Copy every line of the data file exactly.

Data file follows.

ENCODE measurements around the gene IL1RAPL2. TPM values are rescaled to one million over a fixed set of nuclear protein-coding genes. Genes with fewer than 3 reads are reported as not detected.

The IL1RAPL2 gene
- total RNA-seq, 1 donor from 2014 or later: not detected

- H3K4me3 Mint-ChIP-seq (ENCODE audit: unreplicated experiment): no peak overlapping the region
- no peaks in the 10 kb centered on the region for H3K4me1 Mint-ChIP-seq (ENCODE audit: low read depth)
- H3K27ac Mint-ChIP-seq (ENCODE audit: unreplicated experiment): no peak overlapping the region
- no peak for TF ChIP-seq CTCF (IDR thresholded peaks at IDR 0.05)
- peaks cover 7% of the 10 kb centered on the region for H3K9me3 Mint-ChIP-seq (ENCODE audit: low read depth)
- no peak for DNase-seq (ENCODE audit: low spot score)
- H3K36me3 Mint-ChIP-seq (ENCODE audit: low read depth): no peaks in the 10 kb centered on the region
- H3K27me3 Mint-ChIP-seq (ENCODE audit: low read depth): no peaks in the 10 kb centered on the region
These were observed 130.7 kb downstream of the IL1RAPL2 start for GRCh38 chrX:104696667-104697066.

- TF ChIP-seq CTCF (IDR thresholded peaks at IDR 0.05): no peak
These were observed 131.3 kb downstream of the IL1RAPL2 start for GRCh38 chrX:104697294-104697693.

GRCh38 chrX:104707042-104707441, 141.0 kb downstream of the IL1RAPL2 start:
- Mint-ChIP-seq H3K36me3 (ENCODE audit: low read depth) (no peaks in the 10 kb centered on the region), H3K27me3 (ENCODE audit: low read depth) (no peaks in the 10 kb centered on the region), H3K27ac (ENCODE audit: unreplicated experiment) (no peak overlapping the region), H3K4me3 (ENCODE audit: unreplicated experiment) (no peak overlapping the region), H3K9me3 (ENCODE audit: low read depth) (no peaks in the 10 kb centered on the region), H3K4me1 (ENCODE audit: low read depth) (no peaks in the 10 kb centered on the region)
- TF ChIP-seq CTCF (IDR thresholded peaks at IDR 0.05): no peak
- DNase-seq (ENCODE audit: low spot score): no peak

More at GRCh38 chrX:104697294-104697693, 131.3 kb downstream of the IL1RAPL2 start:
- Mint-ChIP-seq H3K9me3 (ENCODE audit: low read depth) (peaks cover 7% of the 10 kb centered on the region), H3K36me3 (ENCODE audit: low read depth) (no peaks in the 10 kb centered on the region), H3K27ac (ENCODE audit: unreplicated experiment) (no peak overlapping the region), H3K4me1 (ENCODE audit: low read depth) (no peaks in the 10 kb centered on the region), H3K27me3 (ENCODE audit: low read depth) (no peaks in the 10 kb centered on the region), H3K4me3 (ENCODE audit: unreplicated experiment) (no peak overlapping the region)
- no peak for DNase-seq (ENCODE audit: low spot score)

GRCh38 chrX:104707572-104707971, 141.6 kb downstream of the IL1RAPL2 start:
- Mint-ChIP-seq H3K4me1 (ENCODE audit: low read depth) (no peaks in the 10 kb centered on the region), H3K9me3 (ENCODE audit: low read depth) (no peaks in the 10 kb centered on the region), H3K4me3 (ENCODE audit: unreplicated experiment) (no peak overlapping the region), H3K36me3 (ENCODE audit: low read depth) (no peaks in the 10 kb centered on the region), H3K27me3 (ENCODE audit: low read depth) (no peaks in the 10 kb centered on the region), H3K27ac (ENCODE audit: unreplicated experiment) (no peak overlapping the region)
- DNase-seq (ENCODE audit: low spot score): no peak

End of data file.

ENCODE measurements around the gene IL1RAPL2. TPM values are rescaled to one million over a fixed set of nuclear protein-coding genes. Genes with fewer than 3 reads are reported as not detected.

The IL1RAPL2 gene
- total RNA-seq, 1 donor from 2014 or later: not detected

- H3K4me3 Mint-ChIP-seq (ENCODE audit: unreplicated experiment): no peak overlapping the region
- no peaks in the 10 kb centered on the region for H3K4me1 Mint-ChIP-seq (ENCODE audit: low read depth)
- H3K27ac Mint-ChIP-seq (ENCODE audit: unreplicated experiment): no peak overlapping the region
- no peak for TF ChIP-seq CTCF (IDR thresholded peaks at IDR 0.05)
- peaks cover 7% of the 10 kb centered on the region for H3K9me3 Mint-ChIP-seq (ENCODE audit: low read depth)
- no peak for DNase-seq (ENCODE audit: low spot score)
- H3K36me3 Mint-ChIP-seq (ENCODE audit: low read depth): no peaks in the 10 kb centered on the region
- H3K27me3 Mint-ChIP-seq (ENCODE audit: low read depth): no peaks in the 10 kb centered on the region
These were observed 130.7 kb downstream of the IL1RAPL2 start for GRCh38 chrX:104696667-104697066.

- TF ChIP-seq CTCF (IDR thresholded peaks at IDR 0.05): no peak
These were observed 131.3 kb downstream of the IL1RAPL2 start for GRCh38 chrX:104697294-104697693.

GRCh38 chrX:104707042-104707441, 141.0 kb downstream of the IL1RAPL2 start:
- Mint-ChIP-seq H3K36me3 (ENCODE audit: low read depth) (no peaks in the 10 kb centered on the region), H3K27me3 (ENCODE audit: low read depth) (no peaks in the 10 kb centered on the region), H3K27ac (ENCODE audit: unreplicated experiment) (no peak overlapping the region), H3K4me3 (ENCODE audit: unreplicated experiment) (no peak overlapping the region), H3K9me3 (ENCODE audit: low read depth) (no peaks in the 10 kb centered on the region), H3K4me1 (ENCODE audit: low read depth) (no peaks in the 10 kb centered on the region)
- TF ChIP-seq CTCF (IDR thresholded peaks at IDR 0.05): no peak
- DNase-seq (ENCODE audit: low spot score): no peak

More at GRCh38 chrX:104697294-104697693, 131.3 kb downstream of the IL1RAPL2 start:
- Mint-ChIP-seq H3K9me3 (ENCODE audit: low read depth) (peaks cover 7% of the 10 kb centered on the region), H3K36me3 (ENCODE audit: low read depth) (no peaks in the 10 kb centered on the region), H3K27ac (ENCODE audit: unreplicated experiment) (no peak overlapping the region), H3K4me1 (ENCODE audit: low read depth) (no peaks in the 10 kb centered on the region), H3K27me3 (ENCODE audit: low read depth) (no peaks in the 10 kb centered on the region), H3K4me3 (ENCODE audit: unreplicated experiment) (no peak overlapping the region)
- no peak for DNase-seq (ENCODE audit: low spot score)

GRCh38 chrX:104707572-104707971, 141.6 kb downstream of the IL1RAPL2 start:
- Mint-ChIP-seq H3K4me1 (ENCODE audit: low read depth) (no peaks in the 10 kb centered on the region), H3K9me3 (ENCODE audit: low read depth) (no peaks in the 10 kb centered on the region), H3K4me3 (ENCODE audit: unreplicated experiment) (no peak overlapping the region), H3K36me3 (ENCODE audit: low read depth) (no peaks in the 10 kb centered on the region), H3K27me3 (ENCODE audit: low read depth) (no peaks in the 10 kb centered on the region), H3K27ac (ENCODE audit: unreplicated experiment) (no peak overlapping the region)
- DNase-seq (ENCODE audit: low spot score): no peak